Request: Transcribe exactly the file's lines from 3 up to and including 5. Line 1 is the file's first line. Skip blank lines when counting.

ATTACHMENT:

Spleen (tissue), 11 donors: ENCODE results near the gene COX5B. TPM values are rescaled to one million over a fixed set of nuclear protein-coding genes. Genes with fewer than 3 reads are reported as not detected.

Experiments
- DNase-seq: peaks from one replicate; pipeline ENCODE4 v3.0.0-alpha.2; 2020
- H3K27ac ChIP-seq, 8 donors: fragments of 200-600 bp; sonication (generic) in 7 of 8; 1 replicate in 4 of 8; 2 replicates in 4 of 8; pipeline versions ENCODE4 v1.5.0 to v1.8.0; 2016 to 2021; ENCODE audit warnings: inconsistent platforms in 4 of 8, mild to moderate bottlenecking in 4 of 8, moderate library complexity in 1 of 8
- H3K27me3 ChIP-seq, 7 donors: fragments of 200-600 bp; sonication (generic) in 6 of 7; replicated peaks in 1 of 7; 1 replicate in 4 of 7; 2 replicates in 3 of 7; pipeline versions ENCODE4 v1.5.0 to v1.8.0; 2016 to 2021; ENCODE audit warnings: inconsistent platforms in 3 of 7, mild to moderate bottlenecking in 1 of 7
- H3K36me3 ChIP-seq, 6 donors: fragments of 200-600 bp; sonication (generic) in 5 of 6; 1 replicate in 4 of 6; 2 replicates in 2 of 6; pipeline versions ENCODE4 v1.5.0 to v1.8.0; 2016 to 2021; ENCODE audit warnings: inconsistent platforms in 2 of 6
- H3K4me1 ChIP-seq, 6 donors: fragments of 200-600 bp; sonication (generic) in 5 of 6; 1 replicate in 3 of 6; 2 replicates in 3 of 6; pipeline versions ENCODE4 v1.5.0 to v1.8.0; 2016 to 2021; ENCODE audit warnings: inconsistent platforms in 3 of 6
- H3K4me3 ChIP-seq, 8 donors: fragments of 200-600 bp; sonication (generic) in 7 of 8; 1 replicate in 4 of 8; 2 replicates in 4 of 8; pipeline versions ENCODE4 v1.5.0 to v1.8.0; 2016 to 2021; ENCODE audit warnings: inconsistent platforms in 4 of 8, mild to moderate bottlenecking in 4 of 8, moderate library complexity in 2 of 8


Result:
- DNase-seq: peaks from one replicate; pipeline ENCODE4 v3.0.0-alpha.2; 2020
- H3K27ac ChIP-seq, 8 donors: fragments of 200-600 bp; sonication (generic) in 7 of 8; 1 replicate in 4 of 8; 2 replicates in 4 of 8; pipeline versions ENCODE4 v1.5.0 to v1.8.0; 2016 to 2021; ENCODE audit warnings: inconsistent platforms in 4 of 8, mild to moderate bottlenecking in 4 of 8, moderate library complexity in 1 of 8
- H3K27me3 ChIP-seq, 7 donors: fragments of 200-600 bp; sonication (generic) in 6 of 7; replicated peaks in 1 of 7; 1 replicate in 4 of 7; 2 replicates in 3 of 7; pipeline versions ENCODE4 v1.5.0 to v1.8.0; 2016 to 2021; ENCODE audit warnings: inconsistent platforms in 3 of 7, mild to moderate bottlenecking in 1 of 7